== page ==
Hello Friends and Volunteers:We hope you are staying well and enjoying our occasional series of "Schwamb Shares." This w...
04/19/2020
The Largest Frame the Schwamb Mill Ever Turned

Hello Friends and Volunteers:

We hope you are staying well and enjoying our occasional series of "Schwamb Shares." This week we describe our search for an 83-inch diameter round frame turned in 1917, claimed at the time to be the "largest circular picture frame ever turned by hand." So far, our search is unsuccessful -- but we haven't given up! You can read the post here: https://bit.ly/3bxVuCF

Reminder that we are posting these mill-related articles written by our team members here at the Old Schwamb Mill while we remain closed during the current COVID-19 situation.

This period of museum closures due to the COVID-19 is a challenge for non-profits like the Old Schwamb Mill. Your contribution in support of the Mill, however modest, is much appreciated at this time. We look forward to reopening soon!

Stay healthy!

Dermot Whittaker, President
Schwamb Mill Preservation Trust, Inc.
17 Mill Lane
Arlington MA 02476

Fourth in an occasional series of “Schwamb Shares.” In Jacob’s Bitzer’s “History of the Mills along Sucker Brook,” read at a meeting of the Arlington Historical Society in 1…

We hope you are staying well and enjoying our occasional series of "Schwamb Shares." This week we'll hear from OSM Board...
04/10/2020
The Mill’s Warren Harding Banner

We hope you are staying well and enjoying our occasional series of "Schwamb Shares." This week we'll hear from OSM Board Member Doreen Stevens who rediscovered the Mill's cloth banner of Warren Harding and researched the Arlington Heights artist who created it. You can read the post at https://bit.ly/3c8cyPd

Reminder that we are posting these mill-related articles written by our team members here at the Old Schwamb Mill while we remain closed during the current COVID-19 situation.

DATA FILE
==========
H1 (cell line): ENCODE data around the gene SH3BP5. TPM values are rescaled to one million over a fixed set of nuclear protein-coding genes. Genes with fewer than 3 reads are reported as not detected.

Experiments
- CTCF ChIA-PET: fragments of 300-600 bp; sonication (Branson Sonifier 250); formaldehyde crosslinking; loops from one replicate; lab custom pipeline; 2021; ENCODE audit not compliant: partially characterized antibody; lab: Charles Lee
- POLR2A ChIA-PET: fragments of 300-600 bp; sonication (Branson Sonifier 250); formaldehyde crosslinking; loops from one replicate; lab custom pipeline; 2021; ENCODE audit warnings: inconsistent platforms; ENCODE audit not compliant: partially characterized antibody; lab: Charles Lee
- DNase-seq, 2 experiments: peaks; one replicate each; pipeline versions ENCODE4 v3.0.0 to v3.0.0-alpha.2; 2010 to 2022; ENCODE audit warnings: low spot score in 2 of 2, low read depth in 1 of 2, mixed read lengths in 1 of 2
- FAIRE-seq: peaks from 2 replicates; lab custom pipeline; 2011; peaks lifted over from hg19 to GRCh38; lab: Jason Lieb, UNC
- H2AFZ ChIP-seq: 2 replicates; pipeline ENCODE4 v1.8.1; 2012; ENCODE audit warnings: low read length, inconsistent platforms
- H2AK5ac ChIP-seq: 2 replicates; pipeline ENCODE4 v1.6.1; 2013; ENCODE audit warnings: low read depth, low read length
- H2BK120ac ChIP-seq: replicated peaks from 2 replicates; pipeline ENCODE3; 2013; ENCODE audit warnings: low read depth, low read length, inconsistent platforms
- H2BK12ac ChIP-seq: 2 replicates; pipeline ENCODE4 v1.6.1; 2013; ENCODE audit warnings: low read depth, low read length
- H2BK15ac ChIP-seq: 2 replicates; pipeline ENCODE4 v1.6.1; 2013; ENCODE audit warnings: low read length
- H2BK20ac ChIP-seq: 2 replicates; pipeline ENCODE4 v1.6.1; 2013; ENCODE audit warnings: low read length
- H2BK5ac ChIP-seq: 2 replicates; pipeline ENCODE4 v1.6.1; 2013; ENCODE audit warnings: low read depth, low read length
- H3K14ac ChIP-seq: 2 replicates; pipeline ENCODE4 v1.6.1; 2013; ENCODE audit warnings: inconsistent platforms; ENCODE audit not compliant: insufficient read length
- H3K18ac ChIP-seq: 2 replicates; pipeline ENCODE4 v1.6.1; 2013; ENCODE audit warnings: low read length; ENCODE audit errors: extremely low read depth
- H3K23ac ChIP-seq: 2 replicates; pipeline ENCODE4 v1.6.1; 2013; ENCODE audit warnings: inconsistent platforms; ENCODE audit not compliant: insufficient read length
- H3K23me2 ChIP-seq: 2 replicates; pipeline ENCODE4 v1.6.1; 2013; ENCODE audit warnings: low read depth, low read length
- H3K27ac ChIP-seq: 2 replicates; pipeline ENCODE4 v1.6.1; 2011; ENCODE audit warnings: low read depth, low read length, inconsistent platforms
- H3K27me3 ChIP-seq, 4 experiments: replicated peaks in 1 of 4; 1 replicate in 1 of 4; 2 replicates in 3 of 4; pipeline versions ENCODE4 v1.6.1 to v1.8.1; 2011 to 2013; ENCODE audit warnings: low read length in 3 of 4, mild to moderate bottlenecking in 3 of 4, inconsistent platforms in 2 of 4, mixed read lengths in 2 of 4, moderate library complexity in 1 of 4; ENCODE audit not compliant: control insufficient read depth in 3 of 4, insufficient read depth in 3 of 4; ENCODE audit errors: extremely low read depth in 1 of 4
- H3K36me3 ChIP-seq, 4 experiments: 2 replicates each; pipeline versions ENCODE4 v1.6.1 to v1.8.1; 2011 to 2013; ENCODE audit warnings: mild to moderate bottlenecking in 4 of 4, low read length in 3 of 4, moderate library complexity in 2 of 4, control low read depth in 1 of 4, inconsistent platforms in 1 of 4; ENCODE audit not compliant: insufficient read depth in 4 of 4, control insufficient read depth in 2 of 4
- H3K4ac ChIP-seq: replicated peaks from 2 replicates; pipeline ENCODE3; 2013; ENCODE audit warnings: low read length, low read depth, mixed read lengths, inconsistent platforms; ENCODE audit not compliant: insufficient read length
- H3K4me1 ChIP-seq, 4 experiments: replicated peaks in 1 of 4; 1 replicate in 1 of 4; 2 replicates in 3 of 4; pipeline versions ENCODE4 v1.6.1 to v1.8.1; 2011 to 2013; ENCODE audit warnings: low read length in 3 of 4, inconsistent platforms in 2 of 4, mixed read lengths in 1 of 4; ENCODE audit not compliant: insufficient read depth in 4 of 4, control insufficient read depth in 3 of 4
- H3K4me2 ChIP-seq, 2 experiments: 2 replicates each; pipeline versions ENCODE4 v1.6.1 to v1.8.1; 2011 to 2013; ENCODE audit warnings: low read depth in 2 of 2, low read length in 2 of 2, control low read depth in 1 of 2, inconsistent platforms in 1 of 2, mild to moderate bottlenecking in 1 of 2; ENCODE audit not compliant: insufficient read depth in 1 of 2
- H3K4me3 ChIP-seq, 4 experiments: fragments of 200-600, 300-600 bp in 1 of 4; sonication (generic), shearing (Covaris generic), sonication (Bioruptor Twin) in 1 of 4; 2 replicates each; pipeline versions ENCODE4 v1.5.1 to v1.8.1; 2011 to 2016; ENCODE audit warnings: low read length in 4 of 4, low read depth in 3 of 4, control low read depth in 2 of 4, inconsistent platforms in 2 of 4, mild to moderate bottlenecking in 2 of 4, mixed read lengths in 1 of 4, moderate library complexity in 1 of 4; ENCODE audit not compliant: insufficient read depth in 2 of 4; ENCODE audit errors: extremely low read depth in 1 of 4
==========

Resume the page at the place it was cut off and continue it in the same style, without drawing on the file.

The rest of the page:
This period of museum closures due to the COVID-19 poses an economic challenge for non-profits such as the Old Schwamb Mill. Your contribution in support of the Mill, however modest, is much appreciated at this time. You may donate at https://bit.ly/3ecs6Dt

We look forward to reopening and seeing you all soon!

Third in our occasional series of “Schwamb Shares.” One just didn’t expect to see President Warren Gamaliel Harding in the Old Schwamb Mill. But, there he was, all 40 inches by 47 inche…

Schwamb Mill Shares # 2The Plimoth Grist Mill at Jenney's PondHello Friends and Volunteers:Here is the second in our ser...
04/02/2020
Big Wheel Keeps on Turning, Grind Stones Keep on Grinding: A Brief History of the Plimoth Grist Mill Site

Schwamb Mill Shares # 2
The Plimoth Grist Mill at Jenney's Pond

Hello Friends and Volunteers:

Here is the second in our series of "Schwamb Shares" -- a brief history of the Plimoth Grist Mill in Plymouth, Massachusetts with some great photos, written by the Mill's own Director of Museum Programs, Ed Gordon. You can read it at https://bit.ly/2JxXSwP.

Reminder that we are posting these mill-related articles written by our team members here at the Old Schwamb Mill while we remain closed during the current COVID-19 situation. We look forward to seeing you all soon.

Stay healthy!

Dermot Whittaker, President
Schwamb Mill Preservation Trust, Inc.
17 Mill Lane
Arlington MA 02476

P.S. Missed last week's Schwamb Share on the mill and the 1918 influenza pandemic? You can read it at https://bit.ly/34ce68k

Second in an occasional series of “Schwamb Shares” Weeks from now, when events have run their course and we are free to roam the New England countryside, a day trip to visit the Plimoth…